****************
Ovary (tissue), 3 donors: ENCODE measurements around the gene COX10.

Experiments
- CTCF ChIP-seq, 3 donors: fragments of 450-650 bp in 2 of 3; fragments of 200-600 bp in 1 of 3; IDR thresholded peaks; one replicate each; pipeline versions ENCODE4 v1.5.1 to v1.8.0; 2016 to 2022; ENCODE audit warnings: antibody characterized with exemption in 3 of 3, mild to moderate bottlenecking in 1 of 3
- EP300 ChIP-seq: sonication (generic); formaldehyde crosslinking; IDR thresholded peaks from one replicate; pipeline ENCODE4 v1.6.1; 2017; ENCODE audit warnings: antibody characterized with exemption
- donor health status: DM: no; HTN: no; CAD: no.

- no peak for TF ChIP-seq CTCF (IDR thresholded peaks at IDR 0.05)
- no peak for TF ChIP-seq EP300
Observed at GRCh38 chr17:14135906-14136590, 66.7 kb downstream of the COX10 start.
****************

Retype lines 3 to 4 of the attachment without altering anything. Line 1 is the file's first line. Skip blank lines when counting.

- CTCF ChIP-seq, 3 donors: fragments of 450-650 bp in 2 of 3; fragments of 200-600 bp in 1 of 3; IDR thresholded peaks; one replicate each; pipeline versions ENCODE4 v1.5.1 to v1.8.0; 2016 to 2022; ENCODE audit warnings: antibody characterized with exemption in 3 of 3, mild to moderate bottlenecking in 1 of 3
- EP300 ChIP-seq: sonication (generic); formaldehyde crosslinking; IDR thresholded peaks from one replicate; pipeline ENCODE4 v1.6.1; 2017; ENCODE audit warnings: antibody characterized with exemption